Data Breaches Hit 113 Health Care Organizations, Report Says

Of the 385 organizations hit with data breaches so far this year, 113 were in health care, according to the Identity Theft Resource Center's report for July 28. Just 39 breaches have been reported in banking and finance according to the ITRC. Experts cite a lack of compliance and improper data access by insiders as culprits.

A total of 113 health care facilities have been hit with data breaches in 2010, compared with only 39 banking/finance firms, according to a July 28 report by the Identity Theft Resource Center.

Hospitals are vulnerable to insider data breaches with the multitude of doctors, nurses, lab technicians, janitors and food service personnel circulating throughout the facility, according to Jay Foley, executive director of the ITRC.

In one incident reported by the ITRC, a former UCSF (University of California, San Francisco) Medical Center employee used fellow workers' Social Security numbers to fill out health surveys that won him hundreds of $100 vouchers for an shopping spree. The former employee pleaded guilty to wire fraud in federal court.

In another case cited in the ITRC report, the Colorado Department of Health Care Policy & Financing notified 105,470 clients receiving state-provided health insurance that a hard drive had been stolen containing their state ID numbers.

The organization obtained its information on the health care data breaches from the U.S. Department of Health and Human Services, Foley told eWEEK. To qualify as a breach, the data had to include financial account information, as well as driver's license and Social Security numbers, he explained.

Meanwhile, BridgeHead Software, a storage-virtualization firm, reported in its International 2010 Data Management Healthcheck survey that 69 percent of health care organizations expect their volume of stored data to increase this year. However, by comparison, only 44 percent of hospitals surveyed planned to make disaster recovery a top IT spending priority.

Frank Kenney, vice president of global strategy at Ipswitch, noted that health care facilities are not complying with HIPAA (Health Insurance Portability and Accountability Act) and regional government regulations on data privacy. Even signing your name in at the front desk in a doctor's office for all to see is a breach of HIPAA regulations, according to Kenney.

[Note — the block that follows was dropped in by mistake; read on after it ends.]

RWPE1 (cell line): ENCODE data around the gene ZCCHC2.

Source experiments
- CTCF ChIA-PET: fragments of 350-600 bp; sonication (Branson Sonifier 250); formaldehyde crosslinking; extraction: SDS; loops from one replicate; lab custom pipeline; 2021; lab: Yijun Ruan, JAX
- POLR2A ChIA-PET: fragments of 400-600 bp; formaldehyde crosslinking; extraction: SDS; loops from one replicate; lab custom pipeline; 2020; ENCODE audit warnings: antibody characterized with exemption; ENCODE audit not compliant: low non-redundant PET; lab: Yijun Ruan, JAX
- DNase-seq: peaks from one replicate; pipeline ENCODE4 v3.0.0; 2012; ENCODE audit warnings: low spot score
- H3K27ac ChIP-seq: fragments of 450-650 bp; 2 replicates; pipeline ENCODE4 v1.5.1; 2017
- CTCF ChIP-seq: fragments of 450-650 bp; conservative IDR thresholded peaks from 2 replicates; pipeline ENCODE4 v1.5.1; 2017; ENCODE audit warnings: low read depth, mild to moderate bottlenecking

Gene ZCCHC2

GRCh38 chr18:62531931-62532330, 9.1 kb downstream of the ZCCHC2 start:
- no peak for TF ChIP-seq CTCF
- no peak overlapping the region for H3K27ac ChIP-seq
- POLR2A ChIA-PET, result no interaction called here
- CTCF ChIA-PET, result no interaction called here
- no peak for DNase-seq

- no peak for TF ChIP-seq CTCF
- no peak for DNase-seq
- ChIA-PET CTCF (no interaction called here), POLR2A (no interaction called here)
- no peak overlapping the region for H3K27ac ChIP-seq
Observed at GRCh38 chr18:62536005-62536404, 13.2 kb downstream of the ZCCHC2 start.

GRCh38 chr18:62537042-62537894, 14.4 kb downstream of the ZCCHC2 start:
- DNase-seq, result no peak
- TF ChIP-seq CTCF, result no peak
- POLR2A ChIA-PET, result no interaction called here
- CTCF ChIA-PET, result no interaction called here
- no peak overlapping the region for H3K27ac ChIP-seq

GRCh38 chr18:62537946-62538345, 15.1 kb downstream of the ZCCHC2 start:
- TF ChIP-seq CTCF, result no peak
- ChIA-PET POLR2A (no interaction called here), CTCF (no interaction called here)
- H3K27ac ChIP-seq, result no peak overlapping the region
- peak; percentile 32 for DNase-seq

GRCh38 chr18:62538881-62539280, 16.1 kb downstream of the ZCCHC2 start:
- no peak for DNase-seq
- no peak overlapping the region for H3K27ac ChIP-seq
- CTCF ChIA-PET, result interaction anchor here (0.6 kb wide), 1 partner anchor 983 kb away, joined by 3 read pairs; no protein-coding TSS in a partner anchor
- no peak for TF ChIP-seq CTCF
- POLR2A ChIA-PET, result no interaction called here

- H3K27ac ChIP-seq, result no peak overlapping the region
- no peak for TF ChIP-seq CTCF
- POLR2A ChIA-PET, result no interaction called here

Having a nurse encrypt your signature digitally would be better, he said.

Kenney told eWEEK that full compliance and visibility as well as avoiding storage of personal medical data on flash drives and CD burners are essential measures to averting data breaches.

As Verizon reported in its 2010 Data Breach Investigations Report, in collaboration with the U.S. Secret Service, 48 percent of data breaches across all industries were caused by insiders. "There's a fairly significant amount of breaches coming from insiders who have access to the data," Kenney said.

One heavily publicized example occurred in 2008 when the UCLA Medical Center fired employees for selling the health records of Britney Spears and Farrah Fawcett to the National Enquirer.

Most hospitals are focused on preventing unauthorized access by outsiders, using firewalls, rather than preventing intrusion by insiders, said Phil Neray, vice president of security strategy for IBM's Guardium security platform, which analyzes transactions in databases for suspicious activity. "Firewalls have been insufficient in preventing unauthorized access by insiders," he told eWEEK.

On July 19, South Shore Hospital, in South Weymouth, Mass., reported the potential loss of 800,000 backup files containing personal, health and financial information of patients, physicians and other individuals connected with the medical facility.

With double the amount of data breaches for health care facilities (108) compared with banking/finance firms (39), the financial institutions are more equipped to monitor database activity than health care companies, according to IBM's Neray. "All of the major banks have implemented this technology, but very few hospitals have," he said.

Neray noted that the health information exchanges outlined under federal meaningful use guidelines of electronic medical records will centralize data in big data warehouses, thereby increasing the risk for data breaches.

The Web is a vulnerable spot as far as data breaches, noted Michael Maloof, CTO of TriGeo Network Security, which makes the TriGeo Security Information Management device. "Going through the [ITRC] report, I did see a number of cases that referred generically to server breach. The vast majority of these are from client-based breaches based from the Web," he told eWEEK.

If a breach does occur, ITRC's Foley said it's important to take a snapshot of your system to provide to law enforcement. "No matter who you had in your organization, there will always be some thief to create grief and havoc for you," he said.